Of the many praises that could be sung about the acting talents of Jared Leto, two really stand out: He never makes the same film twice, and he’s often unrecognizable from role to role. Proof can be found with just a small selection from his résumé: “Fight Club,” “American Psycho,” “Requiem for a Dream,” “Panic Room,” “Chapter 27.” Seriously, did you even know he was in some of those films? And now, with seemingly chameleon-like ability, he’s racking up award after award for playing the transgender prostitute Rayon, opposite Matthew McConaughey, in “Dallas Buyers Club,” with a Supporting Actor nomination and almost locked-in win at the Oscars just around the corner. What’s most amazing about all of this is that he hadn’t stepped in front of a camera since 2007, when he played John Lennon’s killer Mark David Chapman in “Chapter 27.” He’s been singing and playing guitar in his band 30 Seconds from Mars, but he’s back. Leto was interviewed in September when “Dallas Buyers Club” premiered at the Toronto International Film Festival.
There’s a rumor that you stayed in character for the entire shoot.
Yes, I did. How could you not? How could you leave that beautiful creature? But, yeah, it was part of the process. I’ve done that many times, but not on all films. But in this one there were so many characteristics, so many attributes that were so far away from where I live my daily life. Even if you just talk about the voices and the mannerisms, every time the camera cut, I couldn’t just drop all that, and then every time they said action, pick it back up and remember everything. So I just chose to be there.
You also lost a tremendous amount of weight for the part.
I lost over 30 pounds. I got down to about 114 pounds, and then I stopped counting. I’d lost weight before for “Requiem,” and I gained 60 pounds for “Chapter 27.” The weight is interesting because it provides a certain amount of fragility. It affected the way you walk, talk, laugh, breathe. It’s a great asset, but it’s also a commitment you can’t run away from. It brings with it an incredible focus.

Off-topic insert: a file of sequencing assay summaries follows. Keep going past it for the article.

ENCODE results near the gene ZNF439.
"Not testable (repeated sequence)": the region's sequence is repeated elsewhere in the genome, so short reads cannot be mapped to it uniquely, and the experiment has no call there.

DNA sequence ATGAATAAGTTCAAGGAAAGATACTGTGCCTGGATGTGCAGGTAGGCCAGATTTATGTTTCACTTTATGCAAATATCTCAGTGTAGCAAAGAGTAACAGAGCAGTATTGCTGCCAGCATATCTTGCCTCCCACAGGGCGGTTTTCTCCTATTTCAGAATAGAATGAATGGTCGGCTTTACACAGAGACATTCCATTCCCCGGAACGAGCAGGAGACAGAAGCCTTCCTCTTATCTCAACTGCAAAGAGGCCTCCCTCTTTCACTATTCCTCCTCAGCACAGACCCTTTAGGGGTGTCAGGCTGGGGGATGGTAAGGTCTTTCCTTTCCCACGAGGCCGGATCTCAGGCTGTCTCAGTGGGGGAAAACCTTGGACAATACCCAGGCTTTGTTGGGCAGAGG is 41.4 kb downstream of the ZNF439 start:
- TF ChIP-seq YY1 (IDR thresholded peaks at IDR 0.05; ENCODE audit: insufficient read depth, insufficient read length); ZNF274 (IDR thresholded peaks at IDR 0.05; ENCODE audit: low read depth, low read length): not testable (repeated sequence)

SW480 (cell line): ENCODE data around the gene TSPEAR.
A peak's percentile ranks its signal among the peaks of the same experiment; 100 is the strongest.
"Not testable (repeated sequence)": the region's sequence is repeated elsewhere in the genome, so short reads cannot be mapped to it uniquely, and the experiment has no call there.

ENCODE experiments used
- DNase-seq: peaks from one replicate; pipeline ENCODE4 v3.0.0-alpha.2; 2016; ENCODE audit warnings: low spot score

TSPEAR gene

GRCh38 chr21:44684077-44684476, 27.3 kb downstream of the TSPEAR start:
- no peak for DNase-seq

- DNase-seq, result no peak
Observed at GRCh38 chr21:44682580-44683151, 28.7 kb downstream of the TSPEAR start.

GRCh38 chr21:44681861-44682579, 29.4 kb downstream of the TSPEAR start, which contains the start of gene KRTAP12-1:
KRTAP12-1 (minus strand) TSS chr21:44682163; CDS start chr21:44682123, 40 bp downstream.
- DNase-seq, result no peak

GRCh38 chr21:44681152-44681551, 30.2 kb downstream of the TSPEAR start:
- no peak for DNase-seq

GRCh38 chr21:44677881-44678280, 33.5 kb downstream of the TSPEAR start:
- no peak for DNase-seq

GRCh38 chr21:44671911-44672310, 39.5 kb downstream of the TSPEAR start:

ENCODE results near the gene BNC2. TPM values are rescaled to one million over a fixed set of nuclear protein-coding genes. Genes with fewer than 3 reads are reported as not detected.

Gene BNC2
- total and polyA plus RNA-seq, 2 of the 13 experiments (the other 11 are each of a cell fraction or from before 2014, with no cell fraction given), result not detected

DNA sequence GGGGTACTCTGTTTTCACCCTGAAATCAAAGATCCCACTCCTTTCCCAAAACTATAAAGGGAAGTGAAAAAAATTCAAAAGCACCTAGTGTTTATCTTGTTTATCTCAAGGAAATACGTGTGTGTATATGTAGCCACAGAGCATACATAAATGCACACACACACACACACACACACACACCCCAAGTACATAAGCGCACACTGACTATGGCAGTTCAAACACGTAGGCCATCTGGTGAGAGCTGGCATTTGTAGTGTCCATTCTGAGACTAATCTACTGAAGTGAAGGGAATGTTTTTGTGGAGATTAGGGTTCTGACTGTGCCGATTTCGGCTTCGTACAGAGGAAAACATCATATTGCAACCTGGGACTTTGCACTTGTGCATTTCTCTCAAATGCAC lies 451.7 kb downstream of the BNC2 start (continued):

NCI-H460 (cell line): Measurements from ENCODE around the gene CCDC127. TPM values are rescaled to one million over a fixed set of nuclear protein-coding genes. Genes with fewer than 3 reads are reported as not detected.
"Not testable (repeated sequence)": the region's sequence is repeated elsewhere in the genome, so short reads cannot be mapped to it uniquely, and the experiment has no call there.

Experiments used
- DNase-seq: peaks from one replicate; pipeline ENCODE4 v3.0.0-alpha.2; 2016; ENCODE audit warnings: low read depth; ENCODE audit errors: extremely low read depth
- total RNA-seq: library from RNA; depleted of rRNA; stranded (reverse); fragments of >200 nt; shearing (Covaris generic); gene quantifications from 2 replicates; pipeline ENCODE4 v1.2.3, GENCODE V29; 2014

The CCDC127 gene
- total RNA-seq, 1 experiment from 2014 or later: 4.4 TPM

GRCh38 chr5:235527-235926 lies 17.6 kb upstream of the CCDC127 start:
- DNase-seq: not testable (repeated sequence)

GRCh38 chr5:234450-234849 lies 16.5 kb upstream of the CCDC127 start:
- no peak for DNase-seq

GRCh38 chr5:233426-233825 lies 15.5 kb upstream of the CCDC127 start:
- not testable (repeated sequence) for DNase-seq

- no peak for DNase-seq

Was there anything uncomfortable for you in playing Rayon?
What I find interesting was how people treated me different. Especially because I was in character all the time. The toughest, most masculine guys were the ones that treated me the most gentle. I think that in their eyes I became a different person, and there were lots of “Right this way, ma’am,” and they’d hold my hand when I got out of the van. It was very sweet to be a dainty little lady like that (laughs).
What was the hardest part of finding that character?
Page 2 of 2 - I think probably it’s the commitment over a long period of time. Like when it’s 5 a.m. again and you’re covered in a ton of makeup and wigs, and you’re in the makeup chair for hours. It’s the commitment, the concentration, and the focus. Sometimes you just want to rip your wig off and run down the street and escape.
What were your initial thoughts about doing the part?
I had heard of this script, but I didn’t want to read it because I just didn’t have time in my life to squeeze something else in. Then I got a nudge, and I read the script, and it was all over. I still had planned to meet [director] Jean-Marc Vallée on a Skype, and then turn it down. But then I did an interesting thing; I wanted to see if I was capable, if there was something there for me. So I got on Skype with him for a meeting. I got some lipstick beforehand. I introduced myself, said hello, and a couple more words, then I reached over and picked up the lipstick and put it on. Then I changed my voice a little bit, and I undid my jacket and I had a little pink sweater on. I was getting a little flirty with him. I got the call the next day and I had the part.
Was it the band you were so busy with?
Yeah, and we’ve had more success than we ever dreamed, if I can say that without sounding like a jerk. We’ve played from Africa to Asia to the Arctic, in the biggest shows that we could ever imagine. And we’re still doing it. We played last summer in festivals in Europe, sometimes in front of 100,000 people. So do you say no to that when it’s happening? It’s easy for five years to go by when you’re doing that.
What was the return to acting like?
I think that the break from acting was the best thing I’ve ever done for myself as an actor. It’s almost like I started again from the beginning, but with a greater sense of myself, a greater sense of confidence in my choices. I think I became a much better actor.
Is this a definite return to acting or will you stick with the band?
This is the last film I’ll ever make.
I don’t know (laughs).
Ed Symkus covers movies for More Content Now.